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  • Rules For Growing Rue

    January 12, 2011
    by Briscoe White

    Rue is a beautiful, aromatic perennial herb with many culinary and medicinal uses.  Hardy from zone 4 to 9, Rue thrives with little care and grows in a shrubby habit.  It enjoys hot, dry climates, and poor, sandy, even rocky soil, and proves to be pretty drought-resistant when established. Great in rock gardens and areas where little else will sprout, this beautiful and practical herb has a rich history and is a cinch to grow!

    Rue can easily be started from seeds and usually germinates in one to four weeks.  Rue seeds need light to germinate; be sure to surface-sow your seeds before setting them in a warm, sunny area. Seeds can typically be sown at sixty-eight degrees Fahrenheit for topical germination. Check out our seedlings and young plants below!

    When big enough, Rue should be transplanted to well-drained soil in full sun.  As stated, Rue thrives in poor soils– try planting in the most troubled area of your herb garden. Though cold-hardy and generally unaffected by cooler weather until the first hard frost, Rue should be mulched in the winter to protect it against bitter temperatures. A great companion plant for Alpine Strawberries, Figs, Roses and Raspberries, Rue acts as a natural insect repellent and protects its neighboring plants from harmful pests. Though friendly to some plants, it’s not advised to plant Rue near Basil, Sage or Mint because it will inhibit their growth.

    Rue flowers in the late spring and we’ve found that for the best culinary flavor, it’s best to trim the flowering buds from the plant before it goes to seed. Keep the buds, as they’re a limited-time-only delicacy and represent the best part of the plant to cook with.  Through trial and error when growing fields of this versatile herb, we’ve found that once Rue actually goes to seed, the plants get more ragged and bitter. In our fields, we just walk down the rows with a weed-eater and whack the tops of the Rue plants off before they can flower, but you can be more meticulous and use pruners or sturdy scissors, like our Professional Shears or a pair of our Bypass Pruners to collect the delicate flower buds.

    When pruning, remember to wear protective clothing and rubber gardening gloves!  Rue’s essential oils can cause photodermatitis, an allergic reaction caused when the Rue oil interacts with your skin and is then activated by sunlight. This typically causes painful blistering, irritation or a  rash, much like poison ivy, and can be contracted by merely brushing against or handling the leaves.  It’s best to wear protective clothing when working with Rue and to harvest it on cloudy days or at sunset when the sun’s rays aren’t as strong.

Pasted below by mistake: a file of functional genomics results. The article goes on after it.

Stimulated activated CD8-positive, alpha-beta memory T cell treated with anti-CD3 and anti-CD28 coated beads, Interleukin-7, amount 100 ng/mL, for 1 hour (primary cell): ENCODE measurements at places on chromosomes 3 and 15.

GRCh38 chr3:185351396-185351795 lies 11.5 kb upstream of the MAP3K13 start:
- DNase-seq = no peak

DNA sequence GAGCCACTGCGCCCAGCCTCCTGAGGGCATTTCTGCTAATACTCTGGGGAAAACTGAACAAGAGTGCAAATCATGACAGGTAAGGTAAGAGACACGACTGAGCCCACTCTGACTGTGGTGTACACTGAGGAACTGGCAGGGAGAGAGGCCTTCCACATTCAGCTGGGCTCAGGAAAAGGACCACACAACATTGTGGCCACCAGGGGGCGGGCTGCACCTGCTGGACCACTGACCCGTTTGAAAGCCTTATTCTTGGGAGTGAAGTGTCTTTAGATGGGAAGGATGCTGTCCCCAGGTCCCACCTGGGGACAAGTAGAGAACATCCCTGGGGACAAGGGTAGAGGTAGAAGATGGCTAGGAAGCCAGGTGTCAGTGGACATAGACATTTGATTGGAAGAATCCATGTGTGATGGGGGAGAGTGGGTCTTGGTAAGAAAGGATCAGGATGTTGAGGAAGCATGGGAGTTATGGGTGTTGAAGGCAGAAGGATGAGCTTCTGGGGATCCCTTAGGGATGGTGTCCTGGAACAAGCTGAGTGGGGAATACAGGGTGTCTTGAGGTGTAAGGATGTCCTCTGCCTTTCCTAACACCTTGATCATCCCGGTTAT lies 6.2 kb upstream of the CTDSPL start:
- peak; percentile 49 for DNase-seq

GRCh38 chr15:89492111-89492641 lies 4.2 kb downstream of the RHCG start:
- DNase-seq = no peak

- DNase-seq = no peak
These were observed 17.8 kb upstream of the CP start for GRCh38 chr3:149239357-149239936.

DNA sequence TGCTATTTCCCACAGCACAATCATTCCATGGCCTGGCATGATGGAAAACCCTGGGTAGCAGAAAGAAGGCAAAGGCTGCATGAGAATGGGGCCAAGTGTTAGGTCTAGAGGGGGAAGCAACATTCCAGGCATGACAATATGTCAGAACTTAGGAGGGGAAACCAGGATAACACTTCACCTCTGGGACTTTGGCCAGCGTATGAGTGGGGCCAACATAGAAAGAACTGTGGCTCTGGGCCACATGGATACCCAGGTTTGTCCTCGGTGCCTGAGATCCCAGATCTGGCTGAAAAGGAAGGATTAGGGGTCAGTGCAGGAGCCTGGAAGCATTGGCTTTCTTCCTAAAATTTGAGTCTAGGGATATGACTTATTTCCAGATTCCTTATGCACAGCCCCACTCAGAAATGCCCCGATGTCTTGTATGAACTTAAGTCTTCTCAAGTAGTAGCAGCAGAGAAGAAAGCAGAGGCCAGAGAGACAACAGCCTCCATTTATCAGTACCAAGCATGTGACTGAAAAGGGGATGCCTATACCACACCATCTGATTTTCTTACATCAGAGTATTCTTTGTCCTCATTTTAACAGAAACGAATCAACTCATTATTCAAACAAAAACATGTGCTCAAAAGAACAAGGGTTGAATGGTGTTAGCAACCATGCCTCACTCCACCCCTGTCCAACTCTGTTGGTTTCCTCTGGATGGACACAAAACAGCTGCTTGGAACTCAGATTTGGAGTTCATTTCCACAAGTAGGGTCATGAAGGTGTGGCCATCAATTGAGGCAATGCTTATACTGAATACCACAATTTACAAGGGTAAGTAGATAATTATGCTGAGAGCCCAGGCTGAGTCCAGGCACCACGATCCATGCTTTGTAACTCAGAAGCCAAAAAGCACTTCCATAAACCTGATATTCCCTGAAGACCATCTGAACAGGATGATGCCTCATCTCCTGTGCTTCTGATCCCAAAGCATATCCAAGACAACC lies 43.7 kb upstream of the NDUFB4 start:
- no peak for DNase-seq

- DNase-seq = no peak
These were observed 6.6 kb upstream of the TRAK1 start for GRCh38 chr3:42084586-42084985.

Comments


    1. I have rue in a container. How should I prepare it for winter. Today is a beautiful day and perhaps the last nice day(59 degrees) and I am debating whether or not to plant it in the ground. HELP.

      Posted by: CE Jelks at November 10, 2013 3:58 pm

    2. YOUR INFORMATION IS GREAT AND TO THE POINT.

      Posted by: CE Jelks at November 10, 2013 4:00 pm

    3. i have a rue plant indoors, and it is sagging a lot. It has lots of indirect light, but no direct light. Does it need moderate water? I’m not sure why it’s doing so poorly.
      thanks.

      Posted by: val at November 27, 2013 12:05 am

    4. very awesome. Adding a bookmark. Mucho Gusto. Vaya con dios.

      Posted by: panooq at December 11, 2013 8:21 am

    5. I’greatful for your information on how tp grow Rue.
      I love my rue and so do my black
      swallowtail butterflies , eventhoug the mother plant had died,I’ll grow some new ones per your instructions.
      Thanks

      Posted by: Alfredo Martinez at February 17, 2014 12:15 am

    6. My rue plant has been really thriving lately. However, I was closely inspecting the leaves recently and there are small green insects all over it. Not sure what to make of this since the insects don’t seem to be causing it harm and the plant is actually thriving. Should I be concerned?

      Posted by: Nancy Villatoro at March 10, 2014 8:10 pm

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